When is the next bus?

Proposition 1 is funding request for Pierce County Transit’s local public transportation system. The bus services are funded mainly with sales tax revenues which have declined considerably during the Great Recession. It proposes another bump up in the local share of our state sales tax, from a .06 to a .09 rate, up three cents for every ten taxable dollars spent.

The $45 fee to activate your own U-Pass for three months will not be affected by the vote. The U-Pass is a wonderful bargain for students, offering huge savings over paying each fare on every trip. It is accepted as a “free pass” by all area transit systems except the ferries. Many UWT students, faculty, and staff ride public transit, saving themselves the hassle of finding and paying for parking downtown. Many students use the less-stressful ride-time to study for tests, complete their homework, or to catch a nap. See: http://www.washington.edu/u-pass

A failure for Proposition 1 would mean longer wait times for your bus with no holiday or week-end buses and no evening service after 7:00 p.m. The vote won’t affect Sound Transit’s express buses, the Sounder, or Link light-rail services which already draw the maximum .09 rate from our sales taxes as regulated by the legislature.

After the failure of a similar funding request from voters by PT in Feb. 2011, service was cut dramatically. Since then, some cities have opted out of the PT zone altogether: Bonney Lake, Dupont, Orting, Roy, and Sumner. The PT service in these areas was scant before the cut-backs. The service area borders have been altered to reflect the smaller zone. See: http://piercetransit.org/ptba.pdf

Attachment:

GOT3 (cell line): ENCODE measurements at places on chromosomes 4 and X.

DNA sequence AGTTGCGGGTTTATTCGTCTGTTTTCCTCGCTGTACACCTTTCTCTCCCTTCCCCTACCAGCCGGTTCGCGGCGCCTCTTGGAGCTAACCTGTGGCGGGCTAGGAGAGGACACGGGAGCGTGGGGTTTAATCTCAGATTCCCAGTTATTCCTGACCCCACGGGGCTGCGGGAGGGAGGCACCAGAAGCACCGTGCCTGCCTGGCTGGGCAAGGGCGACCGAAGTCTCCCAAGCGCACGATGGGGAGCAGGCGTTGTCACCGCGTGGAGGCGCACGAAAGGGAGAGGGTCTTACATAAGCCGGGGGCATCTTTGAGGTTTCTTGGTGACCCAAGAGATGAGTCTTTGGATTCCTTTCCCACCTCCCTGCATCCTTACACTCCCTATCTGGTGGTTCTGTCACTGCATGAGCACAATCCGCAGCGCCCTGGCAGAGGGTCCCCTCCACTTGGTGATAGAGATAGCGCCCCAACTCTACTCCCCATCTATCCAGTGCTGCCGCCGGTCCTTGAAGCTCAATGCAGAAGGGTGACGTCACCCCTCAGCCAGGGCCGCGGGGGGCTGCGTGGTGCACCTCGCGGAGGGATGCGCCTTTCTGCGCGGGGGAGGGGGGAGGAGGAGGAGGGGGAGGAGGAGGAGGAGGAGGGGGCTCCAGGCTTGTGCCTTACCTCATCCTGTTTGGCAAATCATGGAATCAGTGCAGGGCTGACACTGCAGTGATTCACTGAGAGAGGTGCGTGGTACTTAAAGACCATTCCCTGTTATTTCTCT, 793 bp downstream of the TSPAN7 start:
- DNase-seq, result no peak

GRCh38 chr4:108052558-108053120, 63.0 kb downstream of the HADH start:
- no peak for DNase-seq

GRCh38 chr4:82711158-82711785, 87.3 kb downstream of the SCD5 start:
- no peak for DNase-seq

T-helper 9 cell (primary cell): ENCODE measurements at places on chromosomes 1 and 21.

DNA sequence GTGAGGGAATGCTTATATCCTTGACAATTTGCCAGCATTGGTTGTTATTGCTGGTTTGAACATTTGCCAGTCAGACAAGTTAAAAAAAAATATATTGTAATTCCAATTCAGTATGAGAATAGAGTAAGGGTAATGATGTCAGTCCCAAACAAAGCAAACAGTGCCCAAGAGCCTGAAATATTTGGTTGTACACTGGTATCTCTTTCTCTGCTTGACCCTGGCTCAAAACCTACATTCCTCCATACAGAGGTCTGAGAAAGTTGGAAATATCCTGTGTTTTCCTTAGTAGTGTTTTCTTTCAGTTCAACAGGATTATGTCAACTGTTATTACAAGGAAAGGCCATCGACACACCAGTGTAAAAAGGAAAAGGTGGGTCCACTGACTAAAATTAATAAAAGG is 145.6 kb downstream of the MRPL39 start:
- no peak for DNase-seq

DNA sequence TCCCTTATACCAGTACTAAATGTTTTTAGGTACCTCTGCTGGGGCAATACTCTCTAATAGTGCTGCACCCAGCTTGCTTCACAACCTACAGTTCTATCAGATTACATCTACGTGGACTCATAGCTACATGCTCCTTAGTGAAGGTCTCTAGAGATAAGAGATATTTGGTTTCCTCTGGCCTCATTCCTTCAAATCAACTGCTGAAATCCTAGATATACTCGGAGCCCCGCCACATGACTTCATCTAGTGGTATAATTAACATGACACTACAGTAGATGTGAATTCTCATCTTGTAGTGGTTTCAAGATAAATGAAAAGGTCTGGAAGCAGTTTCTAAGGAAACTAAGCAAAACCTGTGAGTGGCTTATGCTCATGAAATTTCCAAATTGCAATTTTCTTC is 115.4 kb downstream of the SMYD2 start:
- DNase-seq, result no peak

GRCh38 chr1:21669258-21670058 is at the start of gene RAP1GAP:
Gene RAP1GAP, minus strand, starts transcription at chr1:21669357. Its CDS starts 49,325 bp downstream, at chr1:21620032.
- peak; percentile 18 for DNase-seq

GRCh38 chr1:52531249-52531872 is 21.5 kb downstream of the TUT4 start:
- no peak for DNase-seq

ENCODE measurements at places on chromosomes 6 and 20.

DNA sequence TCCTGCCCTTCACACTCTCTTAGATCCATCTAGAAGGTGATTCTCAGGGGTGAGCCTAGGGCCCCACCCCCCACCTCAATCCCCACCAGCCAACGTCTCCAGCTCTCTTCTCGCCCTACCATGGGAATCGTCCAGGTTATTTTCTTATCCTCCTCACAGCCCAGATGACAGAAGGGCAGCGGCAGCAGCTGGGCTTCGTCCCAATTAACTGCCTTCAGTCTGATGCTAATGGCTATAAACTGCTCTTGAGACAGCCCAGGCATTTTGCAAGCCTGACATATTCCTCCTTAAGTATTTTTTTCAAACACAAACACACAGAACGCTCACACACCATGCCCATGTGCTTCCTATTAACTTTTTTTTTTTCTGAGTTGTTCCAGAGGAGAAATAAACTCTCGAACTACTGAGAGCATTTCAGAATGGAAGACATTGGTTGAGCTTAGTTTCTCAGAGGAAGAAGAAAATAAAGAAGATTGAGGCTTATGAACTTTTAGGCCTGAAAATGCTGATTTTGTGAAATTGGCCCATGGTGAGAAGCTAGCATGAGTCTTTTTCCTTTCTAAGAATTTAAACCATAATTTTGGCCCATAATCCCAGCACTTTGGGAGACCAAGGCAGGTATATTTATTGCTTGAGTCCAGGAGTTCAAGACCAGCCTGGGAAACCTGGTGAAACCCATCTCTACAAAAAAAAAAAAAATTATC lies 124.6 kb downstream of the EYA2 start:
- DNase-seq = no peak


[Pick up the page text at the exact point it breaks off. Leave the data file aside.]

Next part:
Our community gains many positive social impacts from public transportation including an existing means of cutting our own carbon-footprints. Our civilization needs more public transportation, not less of it. Problems inherent with our existing patchwork of public transportation systems such as transfer hassles between them and routes that simply end at a county line can be remedied with thoughtful leadership, community engagement and sensible planning.

Our nation’s infrastructure, which includes ports, freeways, roads, and rails, have been paid for and built using a socialized system which collects taxes and spends the funds for the public good. Anyone that prospers in our nation benefits from using our infrastructure and from using the services of teachers, firefighters, police, and national guardians which are also paid for by us all.

The human cost paid by our neighbors, friends, and relatives—our fellow citizens–who have no other alternative than that of public transportation will be devastating if the proposition fails. They may be forced into substandard cars adding to the frustrating gridlock and congestion now found on our roads.

If it passes, we will likely see fewer of our grandmothers walking for miles along a road with no sidewalk, inches from the speeding cars, packing home her groceries in two heavy, reusable bags.